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ERIC Number: EJ1002829
Record Type: Journal
Publication Date: 2012-Oct
Pages: 5
Abstractor: ERIC
Reference Count: 0
ISSN: ISSN-0013-127X
"Badges" Earned Online Pose Challenge to Traditional College Diplomas
Young, Jeffrey R.
Education Digest: Essential Readings Condensed for Quick Review, v78 n2 p48-52 Oct 2012
The spread of a seemingly playful alternative to traditional diplomas, inspired by Boy Scout achievement patches and video-game power-ups, suggests that the standard certification system no longer works in today's fast-changing job market. Educational upstarts across the Web are adopting "badges" to certify skills and abilities. If scouting focuses on outdoorsy skills like tying knots, these badges denote areas employers might look for, like mentorship or digital video editing. Many of the new digital badges are easy to attain--intentionally so--to keep students motivated, while others signal mastery of fine-grained skills not formally recognized in a traditional classroom. The biggest push for badges is coming from industry and education reformers. Mozilla, the group that develops the Firefox web browser, is designing a framework to let anyone with a webpage--colleges, companies, or individuals--issue education badges designed to prevent forgeries and give potential employers details about the distinctions at the click of a mouse. Hundreds of educational institutions have flocked to a $2-million grant program, run in coordination with the John D. and Catherine T. MacArthur Foundation, seeking financial support to experiment with the educational-badge platform. Employers might prefer a world of badges to the current system. Diplomas contain little detail about what one has learned, whereas badges better reflect a person's qualifications. Some observers see a darker side, charging that badges turn all learning into a commodity and cheapen the difficult challenge of mastering something new. Rather than dive into an assignment out of curiosity, students might focus on an endless pursuit of badges, argues Alex Reid, an associate professor of English at the University at Buffalo. "The presence of a badge could actually be a detriment to an otherwise genuine learning experience," he wrote on his blog. But in an interview, he agreed that in today's tough job market, people are searching for alternatives that better reflect their qualifications.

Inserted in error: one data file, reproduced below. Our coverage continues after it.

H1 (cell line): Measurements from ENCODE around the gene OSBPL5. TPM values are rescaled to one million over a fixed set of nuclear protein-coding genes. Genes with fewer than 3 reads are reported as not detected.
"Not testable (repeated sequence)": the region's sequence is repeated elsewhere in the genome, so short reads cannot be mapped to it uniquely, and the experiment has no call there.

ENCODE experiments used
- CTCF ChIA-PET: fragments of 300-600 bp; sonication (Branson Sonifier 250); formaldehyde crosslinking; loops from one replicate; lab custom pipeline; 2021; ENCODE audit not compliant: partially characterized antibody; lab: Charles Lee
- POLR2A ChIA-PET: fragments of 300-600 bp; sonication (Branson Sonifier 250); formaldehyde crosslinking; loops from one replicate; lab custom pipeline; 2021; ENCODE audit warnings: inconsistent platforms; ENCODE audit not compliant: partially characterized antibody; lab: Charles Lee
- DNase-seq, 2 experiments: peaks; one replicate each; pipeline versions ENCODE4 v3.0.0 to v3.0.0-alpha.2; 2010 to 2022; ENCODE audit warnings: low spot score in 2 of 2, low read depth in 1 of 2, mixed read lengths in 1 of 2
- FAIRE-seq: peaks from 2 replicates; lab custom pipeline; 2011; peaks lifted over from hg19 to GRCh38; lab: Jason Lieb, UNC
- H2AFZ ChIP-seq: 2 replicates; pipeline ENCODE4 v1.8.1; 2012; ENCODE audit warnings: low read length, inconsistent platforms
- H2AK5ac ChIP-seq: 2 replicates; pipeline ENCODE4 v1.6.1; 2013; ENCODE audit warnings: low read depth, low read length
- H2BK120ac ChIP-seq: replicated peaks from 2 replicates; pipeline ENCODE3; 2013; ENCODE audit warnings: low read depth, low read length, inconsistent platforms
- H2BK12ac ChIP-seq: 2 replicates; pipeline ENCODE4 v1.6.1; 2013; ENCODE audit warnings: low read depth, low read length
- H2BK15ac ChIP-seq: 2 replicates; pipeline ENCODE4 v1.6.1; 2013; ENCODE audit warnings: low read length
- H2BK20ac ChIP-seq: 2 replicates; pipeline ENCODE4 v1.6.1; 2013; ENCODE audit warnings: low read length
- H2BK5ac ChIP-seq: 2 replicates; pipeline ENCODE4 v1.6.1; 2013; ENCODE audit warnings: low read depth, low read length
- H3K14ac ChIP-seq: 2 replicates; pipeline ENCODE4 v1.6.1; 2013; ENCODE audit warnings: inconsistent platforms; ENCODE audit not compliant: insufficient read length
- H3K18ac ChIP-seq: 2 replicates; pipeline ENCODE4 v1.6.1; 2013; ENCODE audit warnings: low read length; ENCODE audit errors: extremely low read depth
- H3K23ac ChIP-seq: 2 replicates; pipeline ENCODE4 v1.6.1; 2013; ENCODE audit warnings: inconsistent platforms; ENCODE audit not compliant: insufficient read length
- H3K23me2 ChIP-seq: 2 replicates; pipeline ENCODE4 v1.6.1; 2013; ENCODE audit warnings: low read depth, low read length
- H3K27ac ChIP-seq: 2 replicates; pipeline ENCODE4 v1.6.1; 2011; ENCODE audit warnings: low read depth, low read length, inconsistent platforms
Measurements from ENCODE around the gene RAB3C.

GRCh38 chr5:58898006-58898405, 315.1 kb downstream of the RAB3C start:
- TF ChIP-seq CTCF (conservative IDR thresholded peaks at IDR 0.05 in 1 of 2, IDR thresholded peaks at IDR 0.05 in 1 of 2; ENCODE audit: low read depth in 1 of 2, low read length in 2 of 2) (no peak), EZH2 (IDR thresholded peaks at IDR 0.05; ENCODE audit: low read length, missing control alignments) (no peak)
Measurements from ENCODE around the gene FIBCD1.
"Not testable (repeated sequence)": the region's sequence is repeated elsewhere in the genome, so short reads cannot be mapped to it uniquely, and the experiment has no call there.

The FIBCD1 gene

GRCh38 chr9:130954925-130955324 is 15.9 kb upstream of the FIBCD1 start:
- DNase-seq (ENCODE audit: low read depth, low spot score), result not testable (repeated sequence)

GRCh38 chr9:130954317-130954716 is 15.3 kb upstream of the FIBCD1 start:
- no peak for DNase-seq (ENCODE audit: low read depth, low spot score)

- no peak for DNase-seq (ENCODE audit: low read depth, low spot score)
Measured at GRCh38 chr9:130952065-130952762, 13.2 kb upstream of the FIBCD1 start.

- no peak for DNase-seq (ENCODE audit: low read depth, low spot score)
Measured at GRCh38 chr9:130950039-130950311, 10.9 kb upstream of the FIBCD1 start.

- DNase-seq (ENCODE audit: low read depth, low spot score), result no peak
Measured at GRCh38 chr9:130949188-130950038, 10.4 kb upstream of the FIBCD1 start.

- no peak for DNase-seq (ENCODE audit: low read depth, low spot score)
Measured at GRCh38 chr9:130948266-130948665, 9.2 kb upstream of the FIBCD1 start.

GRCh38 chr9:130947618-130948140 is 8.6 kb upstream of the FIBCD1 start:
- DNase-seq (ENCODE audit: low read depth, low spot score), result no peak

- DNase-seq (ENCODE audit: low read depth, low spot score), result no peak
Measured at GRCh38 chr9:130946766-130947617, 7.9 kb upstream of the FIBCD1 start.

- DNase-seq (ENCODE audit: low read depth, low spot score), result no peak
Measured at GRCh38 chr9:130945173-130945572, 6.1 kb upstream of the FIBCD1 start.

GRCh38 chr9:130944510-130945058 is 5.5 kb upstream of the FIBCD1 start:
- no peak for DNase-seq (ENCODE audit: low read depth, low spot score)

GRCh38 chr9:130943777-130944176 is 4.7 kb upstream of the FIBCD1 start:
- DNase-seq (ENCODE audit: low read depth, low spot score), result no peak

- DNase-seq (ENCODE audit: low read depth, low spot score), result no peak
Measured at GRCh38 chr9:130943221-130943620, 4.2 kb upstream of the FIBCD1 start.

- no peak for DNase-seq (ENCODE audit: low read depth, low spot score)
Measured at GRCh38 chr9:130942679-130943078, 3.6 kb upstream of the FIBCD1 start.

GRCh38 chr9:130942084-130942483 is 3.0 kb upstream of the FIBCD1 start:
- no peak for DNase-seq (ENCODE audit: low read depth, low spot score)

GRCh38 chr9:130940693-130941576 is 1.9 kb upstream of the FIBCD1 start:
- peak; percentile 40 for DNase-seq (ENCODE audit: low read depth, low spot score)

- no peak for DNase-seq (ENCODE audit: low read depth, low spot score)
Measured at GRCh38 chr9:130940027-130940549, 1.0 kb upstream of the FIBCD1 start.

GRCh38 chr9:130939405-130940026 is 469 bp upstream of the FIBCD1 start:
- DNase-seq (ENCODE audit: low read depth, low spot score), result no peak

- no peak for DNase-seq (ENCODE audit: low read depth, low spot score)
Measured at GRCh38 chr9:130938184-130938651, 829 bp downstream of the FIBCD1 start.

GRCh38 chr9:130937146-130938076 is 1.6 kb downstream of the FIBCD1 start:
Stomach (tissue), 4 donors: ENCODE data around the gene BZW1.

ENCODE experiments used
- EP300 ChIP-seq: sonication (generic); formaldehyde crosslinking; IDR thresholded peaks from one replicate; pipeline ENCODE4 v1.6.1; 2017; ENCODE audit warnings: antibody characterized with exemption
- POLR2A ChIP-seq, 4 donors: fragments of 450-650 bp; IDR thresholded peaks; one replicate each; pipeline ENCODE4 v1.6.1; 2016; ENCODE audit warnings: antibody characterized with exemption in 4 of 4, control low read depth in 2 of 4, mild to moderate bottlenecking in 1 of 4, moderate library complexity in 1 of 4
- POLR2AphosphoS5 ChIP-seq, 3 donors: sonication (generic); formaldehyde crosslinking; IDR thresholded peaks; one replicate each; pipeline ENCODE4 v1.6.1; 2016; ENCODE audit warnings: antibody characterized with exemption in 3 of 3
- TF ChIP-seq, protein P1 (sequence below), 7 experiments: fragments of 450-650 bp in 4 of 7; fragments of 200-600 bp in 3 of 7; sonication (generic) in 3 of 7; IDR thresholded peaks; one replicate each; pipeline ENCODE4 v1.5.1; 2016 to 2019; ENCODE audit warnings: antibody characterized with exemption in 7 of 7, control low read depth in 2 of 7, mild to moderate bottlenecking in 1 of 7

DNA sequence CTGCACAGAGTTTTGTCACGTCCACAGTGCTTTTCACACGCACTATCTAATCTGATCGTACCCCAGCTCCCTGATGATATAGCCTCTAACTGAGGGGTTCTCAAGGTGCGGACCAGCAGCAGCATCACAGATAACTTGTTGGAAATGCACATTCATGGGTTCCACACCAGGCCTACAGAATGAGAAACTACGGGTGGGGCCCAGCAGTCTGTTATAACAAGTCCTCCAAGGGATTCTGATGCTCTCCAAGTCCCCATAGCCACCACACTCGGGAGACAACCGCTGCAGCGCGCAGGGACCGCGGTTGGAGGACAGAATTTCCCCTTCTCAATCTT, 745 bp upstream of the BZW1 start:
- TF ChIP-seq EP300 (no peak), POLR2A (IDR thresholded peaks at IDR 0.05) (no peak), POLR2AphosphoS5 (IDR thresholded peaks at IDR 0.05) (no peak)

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Publication Type: Journal Articles; Reports - Descriptive
Education Level: Adult Education; Higher Education; Postsecondary Education
Audience: N/A
Language: English
Sponsor: N/A
Authoring Institution: N/A